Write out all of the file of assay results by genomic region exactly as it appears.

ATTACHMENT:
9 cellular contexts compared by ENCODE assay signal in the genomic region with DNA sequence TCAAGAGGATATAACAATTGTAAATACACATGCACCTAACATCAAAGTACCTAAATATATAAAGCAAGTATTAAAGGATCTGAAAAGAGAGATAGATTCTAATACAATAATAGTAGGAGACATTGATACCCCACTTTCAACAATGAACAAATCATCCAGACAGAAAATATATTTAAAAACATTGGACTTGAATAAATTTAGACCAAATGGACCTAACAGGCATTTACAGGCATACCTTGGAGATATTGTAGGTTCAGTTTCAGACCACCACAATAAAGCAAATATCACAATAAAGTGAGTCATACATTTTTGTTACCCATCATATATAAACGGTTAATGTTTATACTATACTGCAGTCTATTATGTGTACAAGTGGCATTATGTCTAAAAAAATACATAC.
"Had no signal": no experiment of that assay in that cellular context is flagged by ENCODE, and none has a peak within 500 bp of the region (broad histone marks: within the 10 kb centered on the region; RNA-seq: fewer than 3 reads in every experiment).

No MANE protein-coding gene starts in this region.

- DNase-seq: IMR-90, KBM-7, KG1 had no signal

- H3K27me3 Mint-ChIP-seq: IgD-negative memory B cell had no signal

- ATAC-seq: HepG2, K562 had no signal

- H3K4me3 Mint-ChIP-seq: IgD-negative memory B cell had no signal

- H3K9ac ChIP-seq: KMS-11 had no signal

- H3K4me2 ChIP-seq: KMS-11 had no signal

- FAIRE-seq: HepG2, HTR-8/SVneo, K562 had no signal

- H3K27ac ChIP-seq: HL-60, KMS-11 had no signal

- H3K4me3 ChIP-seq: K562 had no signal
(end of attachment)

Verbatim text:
9 cellular contexts compared by ENCODE assay signal in the genomic region with DNA sequence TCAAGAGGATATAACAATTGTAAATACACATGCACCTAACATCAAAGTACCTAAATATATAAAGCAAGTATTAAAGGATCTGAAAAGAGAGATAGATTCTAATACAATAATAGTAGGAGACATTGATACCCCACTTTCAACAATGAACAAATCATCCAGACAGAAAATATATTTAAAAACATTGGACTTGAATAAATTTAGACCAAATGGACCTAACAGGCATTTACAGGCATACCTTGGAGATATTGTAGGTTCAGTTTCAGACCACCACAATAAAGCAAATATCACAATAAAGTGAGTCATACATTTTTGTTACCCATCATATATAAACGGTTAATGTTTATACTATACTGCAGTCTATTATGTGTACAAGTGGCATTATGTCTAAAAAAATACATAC.
"Had no signal": no experiment of that assay in that cellular context is flagged by ENCODE, and none has a peak within 500 bp of the region (broad histone marks: within the 10 kb centered on the region; RNA-seq: fewer than 3 reads in every experiment).

No MANE protein-coding gene starts in this region.

- DNase-seq: IMR-90, KBM-7, KG1 had no signal

- H3K27me3 Mint-ChIP-seq: IgD-negative memory B cell had no signal

- ATAC-seq: HepG2, K562 had no signal

- H3K4me3 Mint-ChIP-seq: IgD-negative memory B cell had no signal

- H3K9ac ChIP-seq: KMS-11 had no signal

- H3K4me2 ChIP-seq: KMS-11 had no signal

- FAIRE-seq: HepG2, HTR-8/SVneo, K562 had no signal

- H3K27ac ChIP-seq: HL-60, KMS-11 had no signal

- H3K4me3 ChIP-seq: K562 had no signal